Virtual Exhibition

"IDAPO" Afro-Asian Fusion by Ohso Fabone

Ohso Fabone

Welcome to my solo art showcase "IDAPO"!

"IDAPO" (EE-DAH-PO) is from the Yoruba language spoken in West Africa including Nigeria and translates to "FUSION". In this new collection I present 25 small, original, mixed media works. Afro-Asian Fusion is an experimental series blending elements from African American and Japanese regions that together, seem to demand vibrancy, drama and intricacy. These creations demonstrate an appreciation for diversity, a desire to create a sense of solidarity and add joy to living spaces. Artwork is for sale unless otherwise noted (Serious Inquiry Only). This online showcase is made available to all who are unable to attend the Live Opening Reception or schedule a private viewing in person.

Ohso is a Graphic Designer, Educator, and self-taught, International mixed media Artist born & raised in New Orleans, LA. She primarily paints imaginative 3-D composition portraits of Women of Color and draws inspiration from several areas – her hometown of New Orleans, photography, experimental mixed media, painting, her love for botanical etymology, the study & understanding of different cultures as well as her Nigerian-Scandinavian genealogy.
"Although my works are imaginative, they are still representational as a means to embody hair, identity and spirituality which are often intertwined in the black community. Even in early African civilizations as well as some communities today, black hairstyles are used for empowerment, indicate social status, identify your tribe, family background, make political statements, and acts as a conduit for spiritual interaction to God." - Ohso!

Ohso is on the Autism spectrum with Asperger's Syndrome. She also suffers from Dystonia & Osteoarthritis; however, she remains active & productive as an Internationally Collected Artist.


I myself have a strong interest in Asian culture, which includes Asian cuisine, clothing,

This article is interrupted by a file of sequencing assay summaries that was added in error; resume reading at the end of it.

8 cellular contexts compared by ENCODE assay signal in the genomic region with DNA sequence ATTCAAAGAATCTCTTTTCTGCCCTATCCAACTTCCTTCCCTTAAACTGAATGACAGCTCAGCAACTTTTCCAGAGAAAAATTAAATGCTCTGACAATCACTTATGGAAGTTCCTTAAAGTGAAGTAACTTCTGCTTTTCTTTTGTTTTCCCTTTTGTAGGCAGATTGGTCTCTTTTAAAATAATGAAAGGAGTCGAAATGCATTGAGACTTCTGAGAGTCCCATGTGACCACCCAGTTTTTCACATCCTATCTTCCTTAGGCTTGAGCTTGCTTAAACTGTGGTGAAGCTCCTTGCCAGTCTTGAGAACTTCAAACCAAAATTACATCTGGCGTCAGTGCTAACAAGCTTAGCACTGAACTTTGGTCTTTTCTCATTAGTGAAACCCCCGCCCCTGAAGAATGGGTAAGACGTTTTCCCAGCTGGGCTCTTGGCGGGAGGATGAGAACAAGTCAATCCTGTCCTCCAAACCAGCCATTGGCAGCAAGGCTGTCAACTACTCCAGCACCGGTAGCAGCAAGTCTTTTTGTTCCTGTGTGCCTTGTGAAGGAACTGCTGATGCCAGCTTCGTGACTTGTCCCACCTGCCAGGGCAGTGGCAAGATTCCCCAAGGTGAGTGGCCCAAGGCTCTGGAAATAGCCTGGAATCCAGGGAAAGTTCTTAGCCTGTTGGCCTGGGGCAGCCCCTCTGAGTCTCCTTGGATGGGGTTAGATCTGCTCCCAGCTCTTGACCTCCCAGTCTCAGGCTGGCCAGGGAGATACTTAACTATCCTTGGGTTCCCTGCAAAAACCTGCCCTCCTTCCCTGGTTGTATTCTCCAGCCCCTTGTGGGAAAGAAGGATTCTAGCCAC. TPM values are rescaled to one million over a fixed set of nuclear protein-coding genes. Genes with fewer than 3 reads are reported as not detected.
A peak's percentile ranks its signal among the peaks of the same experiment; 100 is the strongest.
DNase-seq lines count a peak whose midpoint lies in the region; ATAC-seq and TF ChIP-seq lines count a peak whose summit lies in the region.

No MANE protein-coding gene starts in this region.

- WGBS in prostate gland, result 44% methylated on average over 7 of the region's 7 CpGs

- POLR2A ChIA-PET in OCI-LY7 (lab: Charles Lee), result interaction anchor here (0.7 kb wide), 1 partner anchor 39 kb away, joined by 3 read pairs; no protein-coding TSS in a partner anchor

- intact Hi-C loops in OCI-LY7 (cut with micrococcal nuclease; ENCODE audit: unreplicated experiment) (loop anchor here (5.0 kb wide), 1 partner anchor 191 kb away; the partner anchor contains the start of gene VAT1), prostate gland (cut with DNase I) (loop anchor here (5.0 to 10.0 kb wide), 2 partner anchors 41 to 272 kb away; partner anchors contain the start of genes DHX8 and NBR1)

martial arts, anime, and movies! As a result of Japan's rich cultural legacy and openness
to many influences, black culture there is nothing new. A little known Japanese subculture
known as "Black Lifestyle" or "B-Style" first surfaced in the 1990s, and it is characterized
by young Japanese adults and teens imitating black culture's beauty, fashion, and way of
life. This frequently entails perming, weaving their hair into Afrocentric styles including
dreadlocks, braids, twists, and afros, as well as donning hip-hop apparel and jewelry.
Some even go so far as to darken their complexion at tanning salons, rejecting the Japanese
beauty norm of pale skin.

It appears that Japanese people respect and appreciate other countries' sense of style.
"B-Style" is just one of several fashion subcultures that exist; others include Chicanos,
Lolita Fashion (Victorian Elegance), Cosplay Anime, and Rockabillies. Even though the goal of
"B-Style" is to NOT look Japanese, some social justice warriors will condemn this and see it
as disrespectful, cultural appropriation, or mocking; nevertheless, a closer examination
reveals how Japanese fashion has evolved, showcasing a blend of traditional and
contemporary foreign influences while emphasizing individuality and inventiveness.

As a black woman of Nigerian and Scandinavian descent, is it inappropriate or disrespectful
for me to wear a custom-made Japanese kimono produced in America from African Ankara
wax print textiles, which were first introduced by the Dutch, who drew inspiration from
Indonesian batik designs? No, appropriation would have removed the garment's historical
significance and obscured its origins. How, therefore, do we walk this fine line between
appreciation & appropriation? The key is education! In addition to embracing the beauty
that results from fusing various styles, through my "IDAPO" series I aim to ensure the
utmost respect for cultural diversity by imparting basic knowledge of historical, social,
and religious significance of elements I've interweaved into my pieces.

"IDAPO" Afro-Asian Fusion is an experimental series blending elements from African American
and Japanese regions that, together, seem to demand vibrancy, drama and intricacy.
"IDAPO" (EE-DAH-PO) is from the Yoruba language spoken in West Africa, including Nigeria
and translates to "FUSION".

In addition, I've taken an Artistic License to create imaginative titles that combine Nigerian
/Yoruba and Japanese languages to further reflect the essence of these multifaceted pieces.

You can find more Art of Ohso works at
IG: @ArtofOhso
FB: @OhsoArt

February 3, 2024. 5p-8p

Feb 3-Feb 29, 2024
Live Showings By Appointment ONLY! / 210.544.1356


Music By James Pierce of IllRoux Music © 2024

Virtual Exhibition Entries